By Amie Carmack
The Occupational Safety and Health Administration’s long-awaited final rule on electronic submission of workplace injury and illness reports takes effect on January 1, 2017 and will be phased in over two years.
The new rule requires that establishments with at least 250 employees submit electronic copies of all of their illness reports, logs and summaries of work-related injuries and illnesses (OSHA forms 301, 300 and 300A) to OSHA (or its designee) annually, or whenever requested by OSHA. Employers are required to redact from the reports employee’s names and personally identifying health information.
Many smaller establishments will also have to electronically submit certain reports. Establishments in “designated industries,” who have at least 20 but fewer than 250 employees, must electronically submit OSHA form 300A (redacted as described above) on an annual basis. Since, the list of “designated industries” includes a majority of U.S. industries, employers with 20 more more employees in any single establishment need to take note of these new reporting requirements.
Full time, part-time, seasonal and temporary employees are all counted in determining whether an establishment is covered by the rule, and the establishment must comply with the rule if it had the requisite number of employees at any time during the calendar year.
Phase in of Reporting Requirements
By July 1, 2017, establishments with 250 or more employees and establishments in designated industries with at least 20 but fewer than 250 employees must electronically submit the annual summary of work-related illnesses, Form 300A, for the year 2016. By July 1, 2018, establishments with 250 or more employees must submit copies of all three types of reports to OSHA, and establishments with at least 20 but fewer than 250 employees must submit electronic copies of the annual summary, Form 301A. Beginning in 2019, the required reports must be electronically submitted to OSHA by March 2 of the year following the relevant calendar year.
How Submission Will Work
OSHA has stated that it will provide a secure website that offers three options for data submission: (1) manually enter data into a web form; (2) upload a CSV file to process single or multiple establishments at the same time; or (3) users of automated recordkeeping systems will have the ability to transmit data electronically via an API (application programming interface). OSHA expects the secure filing site to go live in February 2017.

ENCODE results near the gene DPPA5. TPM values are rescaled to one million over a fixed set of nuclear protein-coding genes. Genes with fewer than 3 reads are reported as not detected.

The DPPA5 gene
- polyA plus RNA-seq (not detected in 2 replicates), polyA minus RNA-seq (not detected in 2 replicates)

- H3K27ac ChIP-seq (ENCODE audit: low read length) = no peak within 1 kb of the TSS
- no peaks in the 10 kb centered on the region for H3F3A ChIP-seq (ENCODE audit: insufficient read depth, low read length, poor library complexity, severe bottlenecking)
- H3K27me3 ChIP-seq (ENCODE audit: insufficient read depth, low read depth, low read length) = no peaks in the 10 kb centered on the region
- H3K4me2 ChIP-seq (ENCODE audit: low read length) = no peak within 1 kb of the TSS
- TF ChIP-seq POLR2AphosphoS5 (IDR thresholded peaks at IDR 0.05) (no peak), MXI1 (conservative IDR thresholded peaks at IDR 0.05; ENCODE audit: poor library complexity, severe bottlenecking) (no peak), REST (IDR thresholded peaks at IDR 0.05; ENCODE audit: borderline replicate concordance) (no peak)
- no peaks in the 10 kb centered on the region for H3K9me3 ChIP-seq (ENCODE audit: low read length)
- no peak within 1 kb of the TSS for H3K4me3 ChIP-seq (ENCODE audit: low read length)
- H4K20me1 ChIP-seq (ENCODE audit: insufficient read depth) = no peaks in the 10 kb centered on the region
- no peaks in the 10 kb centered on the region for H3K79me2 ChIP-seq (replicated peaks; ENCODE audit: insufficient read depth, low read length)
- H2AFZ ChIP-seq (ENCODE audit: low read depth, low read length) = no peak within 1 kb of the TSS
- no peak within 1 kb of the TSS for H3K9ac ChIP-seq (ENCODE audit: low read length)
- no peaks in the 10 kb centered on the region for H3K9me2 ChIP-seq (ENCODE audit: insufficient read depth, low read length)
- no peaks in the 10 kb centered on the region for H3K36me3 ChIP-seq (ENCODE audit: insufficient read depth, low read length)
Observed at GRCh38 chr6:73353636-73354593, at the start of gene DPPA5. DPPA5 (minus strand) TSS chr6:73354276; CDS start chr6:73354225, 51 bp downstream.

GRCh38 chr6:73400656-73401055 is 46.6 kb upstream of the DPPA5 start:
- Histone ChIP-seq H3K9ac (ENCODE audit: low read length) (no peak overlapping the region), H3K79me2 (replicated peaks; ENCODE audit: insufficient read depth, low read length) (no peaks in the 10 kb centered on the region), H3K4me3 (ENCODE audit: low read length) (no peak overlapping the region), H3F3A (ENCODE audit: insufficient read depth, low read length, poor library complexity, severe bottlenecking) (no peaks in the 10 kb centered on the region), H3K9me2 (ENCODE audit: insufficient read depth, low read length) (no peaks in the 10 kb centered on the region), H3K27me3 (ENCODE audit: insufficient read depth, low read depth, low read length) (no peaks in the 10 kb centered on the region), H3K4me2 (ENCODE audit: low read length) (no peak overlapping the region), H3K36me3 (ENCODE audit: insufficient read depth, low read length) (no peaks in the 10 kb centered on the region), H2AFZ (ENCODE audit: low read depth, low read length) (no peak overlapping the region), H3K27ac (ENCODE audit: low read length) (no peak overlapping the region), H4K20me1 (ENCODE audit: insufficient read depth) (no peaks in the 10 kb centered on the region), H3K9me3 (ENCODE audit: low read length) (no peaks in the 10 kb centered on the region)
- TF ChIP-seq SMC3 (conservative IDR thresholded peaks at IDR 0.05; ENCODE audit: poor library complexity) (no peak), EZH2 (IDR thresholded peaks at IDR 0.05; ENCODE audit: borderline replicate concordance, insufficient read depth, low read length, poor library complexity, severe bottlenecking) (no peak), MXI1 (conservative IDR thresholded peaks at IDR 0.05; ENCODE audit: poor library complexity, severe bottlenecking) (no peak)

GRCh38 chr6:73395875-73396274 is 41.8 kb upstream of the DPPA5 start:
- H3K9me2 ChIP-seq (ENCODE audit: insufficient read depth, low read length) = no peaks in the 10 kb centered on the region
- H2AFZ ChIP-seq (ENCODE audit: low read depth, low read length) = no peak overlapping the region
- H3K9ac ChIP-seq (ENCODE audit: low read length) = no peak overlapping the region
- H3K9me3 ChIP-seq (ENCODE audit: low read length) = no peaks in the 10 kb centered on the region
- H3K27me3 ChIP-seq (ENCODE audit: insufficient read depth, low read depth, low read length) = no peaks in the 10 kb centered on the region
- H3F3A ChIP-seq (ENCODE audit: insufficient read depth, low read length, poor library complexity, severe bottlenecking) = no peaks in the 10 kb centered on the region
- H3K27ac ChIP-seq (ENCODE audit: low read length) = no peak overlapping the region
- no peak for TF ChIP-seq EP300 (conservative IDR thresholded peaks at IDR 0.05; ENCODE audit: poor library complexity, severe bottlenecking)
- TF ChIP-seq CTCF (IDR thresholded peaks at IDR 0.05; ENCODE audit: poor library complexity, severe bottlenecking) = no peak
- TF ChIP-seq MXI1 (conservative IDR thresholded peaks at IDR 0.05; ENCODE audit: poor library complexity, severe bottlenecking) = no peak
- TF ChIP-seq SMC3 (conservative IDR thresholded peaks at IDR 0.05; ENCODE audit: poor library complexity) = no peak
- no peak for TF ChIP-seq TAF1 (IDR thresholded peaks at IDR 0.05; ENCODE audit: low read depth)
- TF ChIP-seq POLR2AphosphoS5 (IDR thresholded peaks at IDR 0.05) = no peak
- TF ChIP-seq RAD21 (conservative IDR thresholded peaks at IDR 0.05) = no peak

In addition to the above electronic filing requirements, the new rule codifies OSHA’s existing requirement that employers establish reasonable procedures for employees to report work-related injuries or illnesses and not “deter or discourage employees from reporting.” The rule also reiterates OSHA’s existing requirement that employers inform employees of their right to report and that employers are prohibited from retaliating against them for reporting work-related injuries or illnesses, which can be satisfied by posting the already-required OSHA workplace poster. Enforcement of these provisions is set to begin November 1, 2016.
OSHA made this statement about its vision for the new rule:
Analysis of this data will enable OSHA to use its enforcement and compliance assistance resources more efficiently. Some of the data will also be posted to the OSHA website. OSHA believes that public disclosure will encourage employers to improve workplace safety and provide valuable information to workers, job seekers, customers, researchers and the general public.
It is clear that OSHA is angling for an uptick in reported safety violations and retaliation lawsuits as a result of the new rule. So, in addition to preparing to comply with the new electronic filing requirements, now would be a good time to make sure your safety procedures are comprehensive, consistently followed and up to date; that your reporting procedures are effective and easy for employees to access and use; and, that you have the OSHA poster displayed in a place where it will be seen by all employees.